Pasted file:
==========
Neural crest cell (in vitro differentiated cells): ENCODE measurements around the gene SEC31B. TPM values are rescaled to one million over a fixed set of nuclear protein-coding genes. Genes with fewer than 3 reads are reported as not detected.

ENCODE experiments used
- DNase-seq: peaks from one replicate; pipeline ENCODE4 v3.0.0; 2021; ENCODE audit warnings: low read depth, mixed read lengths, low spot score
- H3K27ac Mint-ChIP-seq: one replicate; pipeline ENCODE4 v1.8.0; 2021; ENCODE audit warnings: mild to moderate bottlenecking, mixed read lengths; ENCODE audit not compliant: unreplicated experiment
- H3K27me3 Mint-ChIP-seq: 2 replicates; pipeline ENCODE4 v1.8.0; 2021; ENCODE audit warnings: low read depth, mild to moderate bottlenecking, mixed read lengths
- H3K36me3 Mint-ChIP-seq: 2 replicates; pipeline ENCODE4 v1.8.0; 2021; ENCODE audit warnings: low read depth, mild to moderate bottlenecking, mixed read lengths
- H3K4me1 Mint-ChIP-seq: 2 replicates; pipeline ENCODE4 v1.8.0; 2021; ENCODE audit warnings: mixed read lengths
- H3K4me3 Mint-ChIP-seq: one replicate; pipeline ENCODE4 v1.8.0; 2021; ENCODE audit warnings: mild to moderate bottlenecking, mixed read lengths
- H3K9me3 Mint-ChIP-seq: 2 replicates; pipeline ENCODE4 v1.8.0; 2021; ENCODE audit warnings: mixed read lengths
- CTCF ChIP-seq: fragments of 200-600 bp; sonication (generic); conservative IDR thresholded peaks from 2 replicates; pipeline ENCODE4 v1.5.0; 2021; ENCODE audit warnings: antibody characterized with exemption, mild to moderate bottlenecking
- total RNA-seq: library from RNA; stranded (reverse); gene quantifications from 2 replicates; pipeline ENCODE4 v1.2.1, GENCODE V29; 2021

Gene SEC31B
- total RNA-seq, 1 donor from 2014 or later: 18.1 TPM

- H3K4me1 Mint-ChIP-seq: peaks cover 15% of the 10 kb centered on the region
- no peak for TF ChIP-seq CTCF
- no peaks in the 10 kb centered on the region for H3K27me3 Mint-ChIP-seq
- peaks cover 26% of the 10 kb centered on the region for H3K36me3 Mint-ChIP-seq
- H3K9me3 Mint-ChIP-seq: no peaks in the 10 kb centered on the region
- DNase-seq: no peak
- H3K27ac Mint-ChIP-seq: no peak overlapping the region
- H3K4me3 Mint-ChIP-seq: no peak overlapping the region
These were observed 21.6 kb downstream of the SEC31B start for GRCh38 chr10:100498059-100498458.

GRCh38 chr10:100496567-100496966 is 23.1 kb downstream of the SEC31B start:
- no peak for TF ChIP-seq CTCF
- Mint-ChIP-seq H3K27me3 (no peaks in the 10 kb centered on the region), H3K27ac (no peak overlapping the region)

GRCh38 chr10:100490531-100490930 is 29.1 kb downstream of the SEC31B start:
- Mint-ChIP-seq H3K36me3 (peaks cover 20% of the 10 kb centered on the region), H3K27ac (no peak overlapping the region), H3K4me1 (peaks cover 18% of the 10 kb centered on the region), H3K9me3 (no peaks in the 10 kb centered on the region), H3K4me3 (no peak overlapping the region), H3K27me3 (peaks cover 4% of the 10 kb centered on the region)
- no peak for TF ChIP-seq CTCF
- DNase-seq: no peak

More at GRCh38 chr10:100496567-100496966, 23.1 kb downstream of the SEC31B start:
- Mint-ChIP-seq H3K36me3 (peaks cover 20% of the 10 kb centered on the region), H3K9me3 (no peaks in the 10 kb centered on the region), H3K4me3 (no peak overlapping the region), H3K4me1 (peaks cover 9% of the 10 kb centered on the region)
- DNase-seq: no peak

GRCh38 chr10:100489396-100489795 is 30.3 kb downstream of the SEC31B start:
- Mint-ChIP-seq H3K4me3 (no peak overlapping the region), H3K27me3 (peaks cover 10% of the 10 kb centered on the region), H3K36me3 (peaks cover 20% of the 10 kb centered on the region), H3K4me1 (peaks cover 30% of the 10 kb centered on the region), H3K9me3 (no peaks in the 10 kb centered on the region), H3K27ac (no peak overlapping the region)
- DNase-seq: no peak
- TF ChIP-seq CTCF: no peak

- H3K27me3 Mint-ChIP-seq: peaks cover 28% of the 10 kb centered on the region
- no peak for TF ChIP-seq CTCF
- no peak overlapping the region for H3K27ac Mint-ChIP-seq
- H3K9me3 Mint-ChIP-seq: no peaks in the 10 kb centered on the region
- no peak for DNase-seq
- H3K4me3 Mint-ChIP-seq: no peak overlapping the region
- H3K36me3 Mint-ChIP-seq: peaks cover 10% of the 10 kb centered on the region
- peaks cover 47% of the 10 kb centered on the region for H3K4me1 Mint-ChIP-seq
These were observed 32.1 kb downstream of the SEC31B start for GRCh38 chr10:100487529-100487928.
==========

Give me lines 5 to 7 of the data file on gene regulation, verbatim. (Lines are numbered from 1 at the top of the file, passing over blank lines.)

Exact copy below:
- H3K27me3 Mint-ChIP-seq: 2 replicates; pipeline ENCODE4 v1.8.0; 2021; ENCODE audit warnings: low read depth, mild to moderate bottlenecking, mixed read lengths
- H3K36me3 Mint-ChIP-seq: 2 replicates; pipeline ENCODE4 v1.8.0; 2021; ENCODE audit warnings: low read depth, mild to moderate bottlenecking, mixed read lengths
- H3K4me1 Mint-ChIP-seq: 2 replicates; pipeline ENCODE4 v1.8.0; 2021; ENCODE audit warnings: mixed read lengths